But "international competition is fierce, and U.S. efforts are lagging. In fact, while lithium battery technology was conceived and researched in the U.S., today Japan, China, and Korea dominate production and harvest the economic benefits. Those same countries have all initiated national research programs focused on next-generation batteries that are already starting to yield discoveries .... To compete, the U.S. will have to markedly step up its game."

Big data enables better policy decisions

Research in the social and economic sciences can have significant impact on regulatory policy and strategies to stimulate economic growth. "There is a huge new opportunity in applying big data analytic tools to administrative records .... This is an area where European countries, especially in Scandinavia, are moving well ahead of the U.S. in providing data access, enabling the linking of multiple data sets, and gaining useful insights for improved policy design."

However, cuts in federal spending have been particularly hard on social science research. A House bill introduced last week by Rep. Lamar Smith (R-Texas), chair of the Science, Space and Technology Committee, proposes cutting almost in half the funding for social sciences -- including the study of human behavior, which is used in research on cyber security as humans are often the weakest security link.

Sounding the alarm

The grim picture for U.S.-funded research has been developing for some time. Last year a survey of more than 67,000 researchers with grants from the National Institutes of Health and National Science Foundation found that nearly half the respondents had been forced by economic pressures to abandon an area of investigation they thought "central to their lab's mission." More than three-quarters had been forced to pare back recruitment of graduate students and research fellows. Nearly half were advising their students to seek careers outside academia or abroad.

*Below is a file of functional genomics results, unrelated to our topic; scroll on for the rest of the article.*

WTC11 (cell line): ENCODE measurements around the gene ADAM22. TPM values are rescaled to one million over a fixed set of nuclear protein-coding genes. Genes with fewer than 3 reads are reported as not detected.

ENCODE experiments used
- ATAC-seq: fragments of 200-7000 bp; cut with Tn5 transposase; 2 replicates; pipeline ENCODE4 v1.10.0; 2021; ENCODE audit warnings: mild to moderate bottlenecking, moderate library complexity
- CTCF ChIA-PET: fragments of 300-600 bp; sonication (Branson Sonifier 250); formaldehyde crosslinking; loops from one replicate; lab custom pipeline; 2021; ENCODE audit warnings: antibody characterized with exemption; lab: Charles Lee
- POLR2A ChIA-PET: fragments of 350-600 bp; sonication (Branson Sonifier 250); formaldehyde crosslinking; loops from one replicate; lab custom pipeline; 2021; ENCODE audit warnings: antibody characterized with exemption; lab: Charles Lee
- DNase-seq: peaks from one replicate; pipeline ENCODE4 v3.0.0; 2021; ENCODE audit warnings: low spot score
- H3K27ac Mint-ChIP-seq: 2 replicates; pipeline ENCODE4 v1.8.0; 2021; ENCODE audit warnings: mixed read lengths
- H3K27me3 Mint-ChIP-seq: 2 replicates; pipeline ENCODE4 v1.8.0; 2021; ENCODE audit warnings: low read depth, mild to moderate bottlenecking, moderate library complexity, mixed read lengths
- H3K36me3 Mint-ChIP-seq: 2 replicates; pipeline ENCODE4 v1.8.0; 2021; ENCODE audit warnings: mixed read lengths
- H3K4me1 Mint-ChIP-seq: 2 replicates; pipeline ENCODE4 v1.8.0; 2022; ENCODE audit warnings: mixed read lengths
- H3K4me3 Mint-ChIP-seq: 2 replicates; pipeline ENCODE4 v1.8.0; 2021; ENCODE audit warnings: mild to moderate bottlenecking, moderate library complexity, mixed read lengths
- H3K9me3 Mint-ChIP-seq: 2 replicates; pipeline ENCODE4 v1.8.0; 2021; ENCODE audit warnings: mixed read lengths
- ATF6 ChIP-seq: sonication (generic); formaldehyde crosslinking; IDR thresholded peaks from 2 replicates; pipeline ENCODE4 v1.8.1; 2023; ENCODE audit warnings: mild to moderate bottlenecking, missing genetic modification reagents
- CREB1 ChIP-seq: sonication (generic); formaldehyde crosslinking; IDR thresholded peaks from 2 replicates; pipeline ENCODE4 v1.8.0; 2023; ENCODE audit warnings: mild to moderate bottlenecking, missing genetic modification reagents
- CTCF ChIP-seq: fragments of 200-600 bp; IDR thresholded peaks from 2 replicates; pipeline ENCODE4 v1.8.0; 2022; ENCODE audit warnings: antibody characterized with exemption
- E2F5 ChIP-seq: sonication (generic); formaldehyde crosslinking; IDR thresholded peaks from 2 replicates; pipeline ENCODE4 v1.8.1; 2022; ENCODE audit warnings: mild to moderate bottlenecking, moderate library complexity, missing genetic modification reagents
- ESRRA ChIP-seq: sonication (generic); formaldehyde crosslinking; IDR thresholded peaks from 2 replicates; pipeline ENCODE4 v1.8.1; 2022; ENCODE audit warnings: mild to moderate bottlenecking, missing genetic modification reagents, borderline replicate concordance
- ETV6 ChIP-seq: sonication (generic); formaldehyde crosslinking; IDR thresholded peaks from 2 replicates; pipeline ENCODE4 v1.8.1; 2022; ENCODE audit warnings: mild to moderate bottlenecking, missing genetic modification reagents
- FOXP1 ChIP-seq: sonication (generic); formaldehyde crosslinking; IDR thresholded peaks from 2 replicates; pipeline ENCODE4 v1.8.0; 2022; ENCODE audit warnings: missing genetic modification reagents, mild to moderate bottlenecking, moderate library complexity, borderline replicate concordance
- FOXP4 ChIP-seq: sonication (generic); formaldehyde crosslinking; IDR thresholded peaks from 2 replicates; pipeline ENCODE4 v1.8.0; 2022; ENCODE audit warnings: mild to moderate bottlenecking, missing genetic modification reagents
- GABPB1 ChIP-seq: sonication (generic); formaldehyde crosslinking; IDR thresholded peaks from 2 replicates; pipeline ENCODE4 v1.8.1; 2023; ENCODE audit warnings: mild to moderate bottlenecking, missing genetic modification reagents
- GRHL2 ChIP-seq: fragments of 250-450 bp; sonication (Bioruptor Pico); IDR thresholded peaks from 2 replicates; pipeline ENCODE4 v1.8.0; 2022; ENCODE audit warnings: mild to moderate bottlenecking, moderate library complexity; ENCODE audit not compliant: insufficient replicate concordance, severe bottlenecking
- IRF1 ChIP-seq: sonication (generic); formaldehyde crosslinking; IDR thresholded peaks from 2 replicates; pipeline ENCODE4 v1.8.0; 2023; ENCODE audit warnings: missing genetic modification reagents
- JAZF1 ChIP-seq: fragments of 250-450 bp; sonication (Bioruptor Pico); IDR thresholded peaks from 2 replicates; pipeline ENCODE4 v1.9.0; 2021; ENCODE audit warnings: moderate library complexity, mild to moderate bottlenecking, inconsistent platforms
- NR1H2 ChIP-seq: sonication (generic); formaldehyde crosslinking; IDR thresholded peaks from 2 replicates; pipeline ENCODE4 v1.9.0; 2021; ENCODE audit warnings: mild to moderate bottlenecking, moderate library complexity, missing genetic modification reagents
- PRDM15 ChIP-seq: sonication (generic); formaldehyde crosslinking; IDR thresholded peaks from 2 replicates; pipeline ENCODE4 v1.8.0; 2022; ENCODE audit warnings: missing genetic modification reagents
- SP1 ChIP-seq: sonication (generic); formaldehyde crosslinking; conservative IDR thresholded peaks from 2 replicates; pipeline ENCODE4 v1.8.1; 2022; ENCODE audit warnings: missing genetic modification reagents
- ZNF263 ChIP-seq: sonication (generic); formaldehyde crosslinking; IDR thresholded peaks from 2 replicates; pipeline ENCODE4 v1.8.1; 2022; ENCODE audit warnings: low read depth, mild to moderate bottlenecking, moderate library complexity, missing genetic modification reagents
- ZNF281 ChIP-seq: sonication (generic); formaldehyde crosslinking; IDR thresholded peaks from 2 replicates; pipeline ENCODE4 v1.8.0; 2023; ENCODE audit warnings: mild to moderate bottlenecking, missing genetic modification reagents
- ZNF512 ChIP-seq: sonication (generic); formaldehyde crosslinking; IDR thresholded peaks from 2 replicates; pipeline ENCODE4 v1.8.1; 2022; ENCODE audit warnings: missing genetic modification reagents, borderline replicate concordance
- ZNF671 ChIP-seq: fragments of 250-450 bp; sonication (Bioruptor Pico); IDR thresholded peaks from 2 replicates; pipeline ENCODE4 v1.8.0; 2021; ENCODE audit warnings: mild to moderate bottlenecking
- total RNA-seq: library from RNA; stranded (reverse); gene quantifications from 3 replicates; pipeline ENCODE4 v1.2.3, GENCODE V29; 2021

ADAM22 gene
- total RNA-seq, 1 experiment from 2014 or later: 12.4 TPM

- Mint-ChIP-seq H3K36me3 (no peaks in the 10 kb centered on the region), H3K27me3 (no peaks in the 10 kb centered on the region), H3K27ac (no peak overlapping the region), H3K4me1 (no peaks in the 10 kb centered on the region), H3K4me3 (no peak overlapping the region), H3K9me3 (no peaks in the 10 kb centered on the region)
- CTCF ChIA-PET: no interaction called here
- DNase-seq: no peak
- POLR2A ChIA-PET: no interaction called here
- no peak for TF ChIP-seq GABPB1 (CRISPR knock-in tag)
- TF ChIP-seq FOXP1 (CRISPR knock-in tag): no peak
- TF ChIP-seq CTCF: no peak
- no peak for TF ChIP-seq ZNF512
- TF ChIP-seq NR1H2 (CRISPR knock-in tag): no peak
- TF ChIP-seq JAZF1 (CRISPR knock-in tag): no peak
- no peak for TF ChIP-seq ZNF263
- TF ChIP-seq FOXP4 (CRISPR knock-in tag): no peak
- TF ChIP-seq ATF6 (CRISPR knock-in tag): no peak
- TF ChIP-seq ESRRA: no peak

"Members of Congress on both sides of the aisle love to pick on public grants to scientific projects whose thumbnail descriptions they can't understand or they can make sound ridiculous," the L.A. Times noted. "Usually they pair these exercises in caricature with calls for more 'practical' research projects, as though these can be conjured out of thin air."

The director of the National Institutes of Health confirmed that fewer grants are being awarded and jobs and programs are being cut. In decades past, research financed by the institutes won more than 100 Nobel Prizes. The cutbacks, Dr. Francis Collins said, were "profoundly discouraging."

"Some areas of research are so strategically important, that for the U.S. to fall behind ought to be alarming," MIT's report warns.